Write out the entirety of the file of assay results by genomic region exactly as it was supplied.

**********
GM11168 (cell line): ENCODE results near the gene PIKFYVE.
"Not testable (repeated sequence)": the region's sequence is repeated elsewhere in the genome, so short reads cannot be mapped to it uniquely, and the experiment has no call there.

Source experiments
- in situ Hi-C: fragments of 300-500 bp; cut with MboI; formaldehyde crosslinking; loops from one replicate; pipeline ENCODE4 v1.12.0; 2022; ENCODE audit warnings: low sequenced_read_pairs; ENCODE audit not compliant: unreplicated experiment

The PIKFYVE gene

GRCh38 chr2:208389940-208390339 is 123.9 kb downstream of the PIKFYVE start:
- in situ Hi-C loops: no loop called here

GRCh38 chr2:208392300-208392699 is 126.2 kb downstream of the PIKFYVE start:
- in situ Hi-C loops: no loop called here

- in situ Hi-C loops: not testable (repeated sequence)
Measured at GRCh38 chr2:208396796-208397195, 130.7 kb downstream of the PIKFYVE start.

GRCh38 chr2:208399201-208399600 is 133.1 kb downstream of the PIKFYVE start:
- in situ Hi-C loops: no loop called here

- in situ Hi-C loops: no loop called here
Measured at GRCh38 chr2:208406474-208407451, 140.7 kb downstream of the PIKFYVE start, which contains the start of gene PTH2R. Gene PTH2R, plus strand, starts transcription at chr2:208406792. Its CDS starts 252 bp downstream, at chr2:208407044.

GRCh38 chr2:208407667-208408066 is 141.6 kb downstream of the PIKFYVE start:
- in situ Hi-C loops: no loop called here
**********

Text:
GM11168 (cell line): ENCODE results near the gene PIKFYVE.
"Not testable (repeated sequence)": the region's sequence is repeated elsewhere in the genome, so short reads cannot be mapped to it uniquely, and the experiment has no call there.

Source experiments
- in situ Hi-C: fragments of 300-500 bp; cut with MboI; formaldehyde crosslinking; loops from one replicate; pipeline ENCODE4 v1.12.0; 2022; ENCODE audit warnings: low sequenced_read_pairs; ENCODE audit not compliant: unreplicated experiment

The PIKFYVE gene

GRCh38 chr2:208389940-208390339 is 123.9 kb downstream of the PIKFYVE start:
- in situ Hi-C loops: no loop called here

GRCh38 chr2:208392300-208392699 is 126.2 kb downstream of the PIKFYVE start:
- in situ Hi-C loops: no loop called here

- in situ Hi-C loops: not testable (repeated sequence)
Measured at GRCh38 chr2:208396796-208397195, 130.7 kb downstream of the PIKFYVE start.

GRCh38 chr2:208399201-208399600 is 133.1 kb downstream of the PIKFYVE start:
- in situ Hi-C loops: no loop called here

- in situ Hi-C loops: no loop called here
Measured at GRCh38 chr2:208406474-208407451, 140.7 kb downstream of the PIKFYVE start, which contains the start of gene PTH2R. Gene PTH2R, plus strand, starts transcription at chr2:208406792. Its CDS starts 252 bp downstream, at chr2:208407044.

GRCh38 chr2:208407667-208408066 is 141.6 kb downstream of the PIKFYVE start:
- in situ Hi-C loops: no loop called here